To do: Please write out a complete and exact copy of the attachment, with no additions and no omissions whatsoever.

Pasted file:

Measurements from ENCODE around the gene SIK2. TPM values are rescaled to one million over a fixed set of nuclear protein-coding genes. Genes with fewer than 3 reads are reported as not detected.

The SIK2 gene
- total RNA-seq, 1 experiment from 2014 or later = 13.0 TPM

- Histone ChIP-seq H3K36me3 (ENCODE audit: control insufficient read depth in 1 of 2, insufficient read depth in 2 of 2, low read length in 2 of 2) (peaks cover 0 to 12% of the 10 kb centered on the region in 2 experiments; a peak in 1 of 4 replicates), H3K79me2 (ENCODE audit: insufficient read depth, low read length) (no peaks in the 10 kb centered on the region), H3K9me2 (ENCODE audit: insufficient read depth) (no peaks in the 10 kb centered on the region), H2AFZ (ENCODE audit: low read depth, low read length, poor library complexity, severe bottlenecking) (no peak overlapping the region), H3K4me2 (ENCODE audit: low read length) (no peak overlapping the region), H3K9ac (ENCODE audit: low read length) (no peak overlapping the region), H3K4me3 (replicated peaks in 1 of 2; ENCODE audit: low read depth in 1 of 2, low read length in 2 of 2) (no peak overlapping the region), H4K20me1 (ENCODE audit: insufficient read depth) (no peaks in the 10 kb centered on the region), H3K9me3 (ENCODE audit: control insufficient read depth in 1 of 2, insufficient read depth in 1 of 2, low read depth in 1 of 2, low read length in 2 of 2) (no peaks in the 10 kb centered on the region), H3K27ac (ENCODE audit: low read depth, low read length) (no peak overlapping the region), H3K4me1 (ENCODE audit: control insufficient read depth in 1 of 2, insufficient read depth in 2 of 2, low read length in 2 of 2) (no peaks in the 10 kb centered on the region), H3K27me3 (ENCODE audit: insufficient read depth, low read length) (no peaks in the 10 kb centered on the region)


Measurements from ENCODE around the gene SIK2. TPM values are rescaled to one million over a fixed set of nuclear protein-coding genes. Genes with fewer than 3 reads are reported as not detected.

The SIK2 gene
- total RNA-seq, 1 experiment from 2014 or later = 13.0 TPM

- Histone ChIP-seq H3K36me3 (ENCODE audit: control insufficient read depth in 1 of 2, insufficient read depth in 2 of 2, low read length in 2 of 2) (peaks cover 0 to 12% of the 10 kb centered on the region in 2 experiments; a peak in 1 of 4 replicates), H3K79me2 (ENCODE audit: insufficient read depth, low read length) (no peaks in the 10 kb centered on the region), H3K9me2 (ENCODE audit: insufficient read depth) (no peaks in the 10 kb centered on the region), H2AFZ (ENCODE audit: low read depth, low read length, poor library complexity, severe bottlenecking) (no peak overlapping the region), H3K4me2 (ENCODE audit: low read length) (no peak overlapping the region), H3K9ac (ENCODE audit: low read length) (no peak overlapping the region), H3K4me3 (replicated peaks in 1 of 2; ENCODE audit: low read depth in 1 of 2, low read length in 2 of 2) (no peak overlapping the region), H4K20me1 (ENCODE audit: insufficient read depth) (no peaks in the 10 kb centered on the region), H3K9me3 (ENCODE audit: control insufficient read depth in 1 of 2, insufficient read depth in 1 of 2, low read depth in 1 of 2, low read length in 2 of 2) (no peaks in the 10 kb centered on the region), H3K27ac (ENCODE audit: low read depth, low read length) (no peak overlapping the region), H3K4me1 (ENCODE audit: control insufficient read depth in 1 of 2, insufficient read depth in 2 of 2, low read length in 2 of 2) (no peaks in the 10 kb centered on the region), H3K27me3 (ENCODE audit: insufficient read depth, low read length) (no peaks in the 10 kb centered on the region)